Citadel cadets to play vital role in Hunley funeral services
Citadel cadets and faculty will take part in the burial of the final crew of the H.L. Hunley and many of the events leading up to the April 17 service.
"We look forward to participating in this historic event to honor the final crew of the H.L. Hunley," said Maj. Steve Smith, who is helping coordinate the Hunley cadet detail.
Cadets from Palmetto Battery, the ceremonial unit of the Corps of Cadets, and cadet re-enactors will march in the procession from White Point Gardens to Magnolia Cemetery. In addition, 15 cadets will take part in a joint community service project April 3-6 to build a casemate carriage for an original cannon at Fort Sumter. The service project also involves Fort Sumter, School of the Building Arts, the Timber Framers Guild, and VMI cadets.
Dr. Thomas Kindel of The Citadel School of Business Administration will perform several times throughout the week. He will play a bugle left by the 5th Michigan Calvary at the battle at Gettysburg on July 3, 1863. It once belonged to Gen. George Custer's private bugler.
"It is the oldest being played in the United States today," Kindel said.
The day of the funeral, 20 Citadel cadets, including bagpipers, will march in the procession and another eight will crew the cemetery cannons and fire the salute. Later that night cadets will greet guests at The H.L. Hunley Grand Ball on The Citadel campus.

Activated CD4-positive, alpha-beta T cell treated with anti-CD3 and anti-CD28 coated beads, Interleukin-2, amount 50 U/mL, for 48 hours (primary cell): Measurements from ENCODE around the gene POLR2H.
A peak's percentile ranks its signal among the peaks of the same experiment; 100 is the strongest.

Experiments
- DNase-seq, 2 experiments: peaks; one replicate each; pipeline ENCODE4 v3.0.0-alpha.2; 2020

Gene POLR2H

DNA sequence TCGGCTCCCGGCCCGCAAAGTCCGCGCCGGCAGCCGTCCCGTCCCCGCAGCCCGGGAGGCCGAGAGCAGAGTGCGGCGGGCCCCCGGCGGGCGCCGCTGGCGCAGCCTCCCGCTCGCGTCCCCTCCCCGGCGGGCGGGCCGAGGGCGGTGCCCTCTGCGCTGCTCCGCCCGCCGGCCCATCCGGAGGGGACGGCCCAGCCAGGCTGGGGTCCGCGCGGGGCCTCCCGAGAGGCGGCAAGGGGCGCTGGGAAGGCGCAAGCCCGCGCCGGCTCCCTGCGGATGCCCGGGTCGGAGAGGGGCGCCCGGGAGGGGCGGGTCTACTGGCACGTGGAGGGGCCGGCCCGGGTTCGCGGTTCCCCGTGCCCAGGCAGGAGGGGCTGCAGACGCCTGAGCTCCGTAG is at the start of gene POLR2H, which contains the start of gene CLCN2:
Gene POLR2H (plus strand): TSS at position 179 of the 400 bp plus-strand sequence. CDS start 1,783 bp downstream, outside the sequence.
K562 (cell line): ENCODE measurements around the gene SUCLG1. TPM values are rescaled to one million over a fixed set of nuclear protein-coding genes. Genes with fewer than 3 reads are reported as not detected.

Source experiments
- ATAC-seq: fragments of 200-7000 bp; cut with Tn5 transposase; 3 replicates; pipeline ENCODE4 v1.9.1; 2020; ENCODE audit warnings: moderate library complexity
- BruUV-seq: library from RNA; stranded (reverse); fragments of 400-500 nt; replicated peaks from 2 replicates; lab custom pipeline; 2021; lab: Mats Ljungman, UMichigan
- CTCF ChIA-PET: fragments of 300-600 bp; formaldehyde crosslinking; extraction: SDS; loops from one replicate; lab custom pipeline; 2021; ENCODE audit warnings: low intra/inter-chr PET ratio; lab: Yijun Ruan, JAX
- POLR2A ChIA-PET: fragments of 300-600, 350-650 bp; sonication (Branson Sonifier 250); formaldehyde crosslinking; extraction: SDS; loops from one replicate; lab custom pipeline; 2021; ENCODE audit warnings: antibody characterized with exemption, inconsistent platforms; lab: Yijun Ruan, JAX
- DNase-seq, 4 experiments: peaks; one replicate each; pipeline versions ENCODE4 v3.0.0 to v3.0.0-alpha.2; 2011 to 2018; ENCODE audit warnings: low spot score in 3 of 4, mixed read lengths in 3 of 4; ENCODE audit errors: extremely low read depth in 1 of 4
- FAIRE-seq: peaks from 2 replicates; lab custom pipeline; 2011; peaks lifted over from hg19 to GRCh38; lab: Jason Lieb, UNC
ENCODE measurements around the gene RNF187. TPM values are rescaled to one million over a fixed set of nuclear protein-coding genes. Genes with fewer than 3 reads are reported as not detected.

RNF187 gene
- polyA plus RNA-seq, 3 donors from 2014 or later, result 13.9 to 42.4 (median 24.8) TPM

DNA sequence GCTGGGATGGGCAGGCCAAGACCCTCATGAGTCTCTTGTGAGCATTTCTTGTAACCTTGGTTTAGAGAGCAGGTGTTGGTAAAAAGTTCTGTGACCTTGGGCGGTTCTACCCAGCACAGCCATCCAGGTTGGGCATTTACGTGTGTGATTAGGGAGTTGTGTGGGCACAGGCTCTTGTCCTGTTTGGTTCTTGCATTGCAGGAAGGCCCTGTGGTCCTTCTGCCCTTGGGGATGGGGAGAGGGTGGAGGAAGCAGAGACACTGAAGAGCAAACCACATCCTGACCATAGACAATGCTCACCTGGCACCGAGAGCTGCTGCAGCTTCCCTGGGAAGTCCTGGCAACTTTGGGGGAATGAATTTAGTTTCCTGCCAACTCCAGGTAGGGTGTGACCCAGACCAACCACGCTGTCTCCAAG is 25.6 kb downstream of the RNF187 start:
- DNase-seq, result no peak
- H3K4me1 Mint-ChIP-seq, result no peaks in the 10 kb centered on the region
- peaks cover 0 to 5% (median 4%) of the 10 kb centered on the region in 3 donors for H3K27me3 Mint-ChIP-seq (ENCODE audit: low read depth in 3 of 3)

The Citadel holds a unique place in Civil War history. Cadets were among those firing the first shots of the war on the Star of the West, a Union cargo ship. In addition, an act of the General Assembly on Jan. 28, 1861 created The South Carolina Military Academy as part of the Military Department of the State and conferred upon the Corps of Cadets the "Right of the Line" or position of honor of all South Carolina troops in any parade they may participate in.
cadets acted as escorts and guards of honor for many of South Carolina
sons who died in the Civil War. Most notably was, Brig. Gen. Micah Jenkins,
Class of 1853, who is buried at Magnolia cemetery. Also, Henri T. Beauregard,
youngest son of Gen. P.G. T. Beauregard, "Hero of Ft. Sumter"
and Charleston's military commander at the time the H.L. Hunley operated
in Charleston harbor, matriculated and enjoyed all the privileges of State
cadets before leaving to join active military units.